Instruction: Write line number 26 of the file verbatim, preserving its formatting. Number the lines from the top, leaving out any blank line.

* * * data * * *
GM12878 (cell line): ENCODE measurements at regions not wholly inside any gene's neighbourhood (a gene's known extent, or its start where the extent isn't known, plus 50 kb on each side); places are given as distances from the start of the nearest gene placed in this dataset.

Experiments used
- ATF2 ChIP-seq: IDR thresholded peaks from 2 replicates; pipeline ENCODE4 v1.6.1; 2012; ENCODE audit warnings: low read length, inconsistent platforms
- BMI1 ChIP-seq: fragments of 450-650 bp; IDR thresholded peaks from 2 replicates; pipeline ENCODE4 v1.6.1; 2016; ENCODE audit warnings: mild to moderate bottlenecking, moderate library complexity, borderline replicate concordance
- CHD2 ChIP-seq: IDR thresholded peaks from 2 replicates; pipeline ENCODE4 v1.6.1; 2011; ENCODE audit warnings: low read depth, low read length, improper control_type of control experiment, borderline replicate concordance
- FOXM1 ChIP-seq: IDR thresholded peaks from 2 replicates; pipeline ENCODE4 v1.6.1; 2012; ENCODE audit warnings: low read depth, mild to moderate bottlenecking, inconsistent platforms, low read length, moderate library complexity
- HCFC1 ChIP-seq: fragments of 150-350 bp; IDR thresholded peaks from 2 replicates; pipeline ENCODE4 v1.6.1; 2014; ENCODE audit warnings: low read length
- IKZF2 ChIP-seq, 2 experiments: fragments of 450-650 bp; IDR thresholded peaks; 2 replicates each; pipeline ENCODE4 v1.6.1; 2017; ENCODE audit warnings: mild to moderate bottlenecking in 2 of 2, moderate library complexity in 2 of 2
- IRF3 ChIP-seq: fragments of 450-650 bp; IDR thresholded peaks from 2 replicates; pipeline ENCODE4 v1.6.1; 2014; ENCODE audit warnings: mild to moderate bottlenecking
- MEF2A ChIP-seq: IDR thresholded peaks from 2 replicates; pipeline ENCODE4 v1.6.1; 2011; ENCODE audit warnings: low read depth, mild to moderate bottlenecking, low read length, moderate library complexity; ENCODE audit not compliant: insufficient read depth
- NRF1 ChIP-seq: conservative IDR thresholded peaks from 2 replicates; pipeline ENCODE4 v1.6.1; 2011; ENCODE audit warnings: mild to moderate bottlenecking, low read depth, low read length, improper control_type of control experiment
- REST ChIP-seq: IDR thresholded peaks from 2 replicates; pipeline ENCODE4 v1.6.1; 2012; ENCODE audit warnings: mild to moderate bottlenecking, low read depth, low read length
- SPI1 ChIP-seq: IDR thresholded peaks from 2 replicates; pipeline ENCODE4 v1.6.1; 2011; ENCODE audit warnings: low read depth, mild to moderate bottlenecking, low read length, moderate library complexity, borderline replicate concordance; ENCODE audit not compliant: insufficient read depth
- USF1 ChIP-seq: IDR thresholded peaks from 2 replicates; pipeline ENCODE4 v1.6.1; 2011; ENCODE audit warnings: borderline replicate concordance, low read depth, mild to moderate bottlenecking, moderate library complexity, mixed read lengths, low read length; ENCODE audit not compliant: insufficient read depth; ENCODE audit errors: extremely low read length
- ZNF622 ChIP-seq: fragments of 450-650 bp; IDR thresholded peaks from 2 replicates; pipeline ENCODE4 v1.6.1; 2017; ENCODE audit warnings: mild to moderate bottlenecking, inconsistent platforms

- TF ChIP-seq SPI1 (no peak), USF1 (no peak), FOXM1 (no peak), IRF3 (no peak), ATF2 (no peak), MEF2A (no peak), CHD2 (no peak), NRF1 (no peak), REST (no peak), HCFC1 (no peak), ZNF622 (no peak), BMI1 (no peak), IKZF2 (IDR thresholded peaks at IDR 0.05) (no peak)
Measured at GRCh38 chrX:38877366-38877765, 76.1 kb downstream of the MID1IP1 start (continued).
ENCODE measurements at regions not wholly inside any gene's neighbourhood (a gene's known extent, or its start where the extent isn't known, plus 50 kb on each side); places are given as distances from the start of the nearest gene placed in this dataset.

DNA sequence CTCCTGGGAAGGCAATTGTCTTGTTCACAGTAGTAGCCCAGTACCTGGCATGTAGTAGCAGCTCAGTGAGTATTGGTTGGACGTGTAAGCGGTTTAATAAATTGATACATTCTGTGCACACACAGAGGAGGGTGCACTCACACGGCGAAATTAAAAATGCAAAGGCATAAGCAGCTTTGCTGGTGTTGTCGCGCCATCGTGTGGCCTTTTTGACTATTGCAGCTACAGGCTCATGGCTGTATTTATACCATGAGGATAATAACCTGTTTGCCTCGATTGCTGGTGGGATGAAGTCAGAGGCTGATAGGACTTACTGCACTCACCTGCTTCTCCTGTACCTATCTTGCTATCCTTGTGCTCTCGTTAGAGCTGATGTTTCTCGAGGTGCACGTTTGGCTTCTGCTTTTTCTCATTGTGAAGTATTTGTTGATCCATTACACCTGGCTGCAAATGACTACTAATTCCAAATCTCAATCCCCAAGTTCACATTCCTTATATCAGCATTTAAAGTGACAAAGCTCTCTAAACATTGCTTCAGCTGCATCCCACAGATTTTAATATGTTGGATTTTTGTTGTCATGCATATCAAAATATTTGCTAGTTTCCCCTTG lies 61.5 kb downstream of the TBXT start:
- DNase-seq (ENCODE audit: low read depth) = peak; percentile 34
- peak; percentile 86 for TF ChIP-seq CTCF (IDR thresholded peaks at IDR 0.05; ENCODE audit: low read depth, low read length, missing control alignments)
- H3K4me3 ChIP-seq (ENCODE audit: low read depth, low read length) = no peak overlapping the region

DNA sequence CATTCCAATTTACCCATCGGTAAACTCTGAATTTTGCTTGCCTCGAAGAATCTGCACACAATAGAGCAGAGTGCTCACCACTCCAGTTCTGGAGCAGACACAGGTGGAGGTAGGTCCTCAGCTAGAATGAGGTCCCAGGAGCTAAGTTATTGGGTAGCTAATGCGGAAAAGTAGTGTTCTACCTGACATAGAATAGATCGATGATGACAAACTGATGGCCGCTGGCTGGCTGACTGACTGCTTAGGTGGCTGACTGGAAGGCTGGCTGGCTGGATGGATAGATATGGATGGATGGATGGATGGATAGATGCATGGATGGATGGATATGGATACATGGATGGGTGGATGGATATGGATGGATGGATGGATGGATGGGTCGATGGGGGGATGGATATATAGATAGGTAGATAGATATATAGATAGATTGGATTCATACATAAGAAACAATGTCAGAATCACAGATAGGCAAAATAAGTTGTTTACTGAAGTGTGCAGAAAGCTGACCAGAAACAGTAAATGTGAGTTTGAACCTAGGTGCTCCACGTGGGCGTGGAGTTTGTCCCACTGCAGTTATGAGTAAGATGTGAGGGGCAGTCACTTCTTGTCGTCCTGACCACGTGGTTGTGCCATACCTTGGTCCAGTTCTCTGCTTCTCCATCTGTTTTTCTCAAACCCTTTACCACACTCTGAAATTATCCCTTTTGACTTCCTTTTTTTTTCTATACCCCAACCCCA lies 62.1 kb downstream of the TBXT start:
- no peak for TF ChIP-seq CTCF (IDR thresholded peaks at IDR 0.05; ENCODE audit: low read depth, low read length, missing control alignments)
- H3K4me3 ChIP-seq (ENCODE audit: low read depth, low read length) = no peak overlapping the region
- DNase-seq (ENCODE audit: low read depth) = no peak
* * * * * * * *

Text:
- DNase-seq (ENCODE audit: low read depth) = no peak